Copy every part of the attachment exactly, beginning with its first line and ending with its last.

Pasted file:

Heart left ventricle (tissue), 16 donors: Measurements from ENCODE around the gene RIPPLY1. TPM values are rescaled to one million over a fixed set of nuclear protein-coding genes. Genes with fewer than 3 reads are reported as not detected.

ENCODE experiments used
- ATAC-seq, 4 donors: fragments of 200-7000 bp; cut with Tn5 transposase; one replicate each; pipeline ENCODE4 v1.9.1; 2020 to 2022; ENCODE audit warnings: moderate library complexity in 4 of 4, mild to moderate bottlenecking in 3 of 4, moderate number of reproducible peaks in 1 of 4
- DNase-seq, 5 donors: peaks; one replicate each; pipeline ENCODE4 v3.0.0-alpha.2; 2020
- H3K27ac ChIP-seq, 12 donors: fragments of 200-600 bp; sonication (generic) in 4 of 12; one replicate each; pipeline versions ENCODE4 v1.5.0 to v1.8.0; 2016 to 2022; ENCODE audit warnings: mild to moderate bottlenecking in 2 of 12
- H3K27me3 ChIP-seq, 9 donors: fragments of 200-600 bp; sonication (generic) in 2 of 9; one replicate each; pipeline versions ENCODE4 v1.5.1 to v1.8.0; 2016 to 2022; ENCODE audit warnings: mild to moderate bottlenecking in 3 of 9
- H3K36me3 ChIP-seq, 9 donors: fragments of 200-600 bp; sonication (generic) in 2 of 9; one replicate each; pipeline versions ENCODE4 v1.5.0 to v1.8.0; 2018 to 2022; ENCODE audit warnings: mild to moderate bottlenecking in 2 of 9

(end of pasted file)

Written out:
Heart left ventricle (tissue), 16 donors: Measurements from ENCODE around the gene RIPPLY1. TPM values are rescaled to one million over a fixed set of nuclear protein-coding genes. Genes with fewer than 3 reads are reported as not detected.

ENCODE experiments used
- ATAC-seq, 4 donors: fragments of 200-7000 bp; cut with Tn5 transposase; one replicate each; pipeline ENCODE4 v1.9.1; 2020 to 2022; ENCODE audit warnings: moderate library complexity in 4 of 4, mild to moderate bottlenecking in 3 of 4, moderate number of reproducible peaks in 1 of 4
- DNase-seq, 5 donors: peaks; one replicate each; pipeline ENCODE4 v3.0.0-alpha.2; 2020
- H3K27ac ChIP-seq, 12 donors: fragments of 200-600 bp; sonication (generic) in 4 of 12; one replicate each; pipeline versions ENCODE4 v1.5.0 to v1.8.0; 2016 to 2022; ENCODE audit warnings: mild to moderate bottlenecking in 2 of 12
- H3K27me3 ChIP-seq, 9 donors: fragments of 200-600 bp; sonication (generic) in 2 of 9; one replicate each; pipeline versions ENCODE4 v1.5.1 to v1.8.0; 2016 to 2022; ENCODE audit warnings: mild to moderate bottlenecking in 3 of 9
- H3K36me3 ChIP-seq, 9 donors: fragments of 200-600 bp; sonication (generic) in 2 of 9; one replicate each; pipeline versions ENCODE4 v1.5.0 to v1.8.0; 2018 to 2022; ENCODE audit warnings: mild to moderate bottlenecking in 2 of 9